The system that dropped close to 30 inches of snow Saturday in some areas of Long Island has been deemed one of “the most powerful winter storms . . . to impact the Northeast U.S. since 1950,” the National Oceanic and Atmospheric Administration said Thursday.

The storm, which delivered blizzard conditions in some areas — although that is not yet confirmed for Long Island — was rated a category 4. That means it was labeled as crippling, ranking as the fourth most powerful, based on NOAA’s Northeast Snowfall Impact Scale.

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Scores factor in how large an area was affected, snowfall amounts and the number of people living in a storm’s path.

“This storm ranks up there with the great blizzards of the past 100 years in terms of amount of snowfall, size of impacted areas and population affected,” said Paul Kocin, meteorologist with NOAA’s National Weather Service and co-developer of the scale.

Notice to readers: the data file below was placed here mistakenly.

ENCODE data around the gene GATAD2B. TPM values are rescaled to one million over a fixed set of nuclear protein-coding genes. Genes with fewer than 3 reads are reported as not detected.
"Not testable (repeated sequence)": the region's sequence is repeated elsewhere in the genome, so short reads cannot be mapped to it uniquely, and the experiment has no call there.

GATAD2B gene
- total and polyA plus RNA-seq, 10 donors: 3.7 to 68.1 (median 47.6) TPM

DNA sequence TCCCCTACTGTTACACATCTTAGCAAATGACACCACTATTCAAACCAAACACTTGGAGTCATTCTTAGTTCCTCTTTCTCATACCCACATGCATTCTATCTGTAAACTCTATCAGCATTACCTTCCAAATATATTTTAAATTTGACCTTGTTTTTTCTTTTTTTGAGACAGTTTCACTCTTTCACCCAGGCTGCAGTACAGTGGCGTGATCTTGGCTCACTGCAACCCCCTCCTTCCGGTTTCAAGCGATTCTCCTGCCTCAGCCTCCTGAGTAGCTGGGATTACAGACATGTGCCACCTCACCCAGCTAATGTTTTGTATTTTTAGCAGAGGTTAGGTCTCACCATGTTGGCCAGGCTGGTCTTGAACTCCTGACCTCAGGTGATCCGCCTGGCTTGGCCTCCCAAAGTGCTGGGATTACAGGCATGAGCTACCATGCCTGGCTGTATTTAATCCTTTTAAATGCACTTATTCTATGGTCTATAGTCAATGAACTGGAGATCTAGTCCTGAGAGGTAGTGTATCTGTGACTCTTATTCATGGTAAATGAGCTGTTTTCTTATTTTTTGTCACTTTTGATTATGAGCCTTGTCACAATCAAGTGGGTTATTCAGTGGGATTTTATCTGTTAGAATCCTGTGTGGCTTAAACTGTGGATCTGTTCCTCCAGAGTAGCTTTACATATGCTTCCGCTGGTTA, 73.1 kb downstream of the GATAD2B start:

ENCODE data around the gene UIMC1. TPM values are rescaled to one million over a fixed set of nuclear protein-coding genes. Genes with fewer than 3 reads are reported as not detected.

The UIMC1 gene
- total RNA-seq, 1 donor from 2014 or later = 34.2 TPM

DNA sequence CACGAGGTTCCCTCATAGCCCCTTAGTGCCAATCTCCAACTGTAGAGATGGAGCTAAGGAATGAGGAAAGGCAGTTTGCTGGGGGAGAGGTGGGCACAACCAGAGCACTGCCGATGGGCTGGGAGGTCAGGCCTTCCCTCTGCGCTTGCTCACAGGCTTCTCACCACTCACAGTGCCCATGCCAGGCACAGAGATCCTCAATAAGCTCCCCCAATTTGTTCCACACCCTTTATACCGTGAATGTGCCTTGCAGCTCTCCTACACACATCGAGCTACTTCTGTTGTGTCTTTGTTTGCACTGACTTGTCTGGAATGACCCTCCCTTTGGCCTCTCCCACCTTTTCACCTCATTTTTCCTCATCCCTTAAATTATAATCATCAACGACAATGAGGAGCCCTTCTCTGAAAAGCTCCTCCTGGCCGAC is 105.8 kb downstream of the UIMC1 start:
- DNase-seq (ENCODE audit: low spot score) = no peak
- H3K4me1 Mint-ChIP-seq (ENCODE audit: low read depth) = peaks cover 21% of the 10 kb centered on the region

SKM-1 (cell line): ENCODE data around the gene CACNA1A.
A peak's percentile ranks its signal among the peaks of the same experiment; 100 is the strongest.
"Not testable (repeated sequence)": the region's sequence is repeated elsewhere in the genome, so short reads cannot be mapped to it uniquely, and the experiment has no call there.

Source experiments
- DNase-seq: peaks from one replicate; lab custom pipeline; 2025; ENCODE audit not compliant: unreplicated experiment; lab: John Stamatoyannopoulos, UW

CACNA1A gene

Dropping heavy snow from Jan. 22 to 24 from the mid-Atlantic up to southern New England, the storm traversed 434,000 square miles, impacting about 102.8 million people, NOAA said in a news release. Some 24 million of them — Long Islanders included – had to dig out from more than 20 inches of snow.

Other storms that made the scale include two category 5s — labeled extreme — from March 1993 and January 1996, as well as March 1960’s category 4.

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The scale’s other developer, Louis W. Uccellini, the National Weather Service’s director and a Bethpage native, pointed to various factors that helped forecasters identify the system a full week ahead including “investments in the capabilities of our supercomputers.”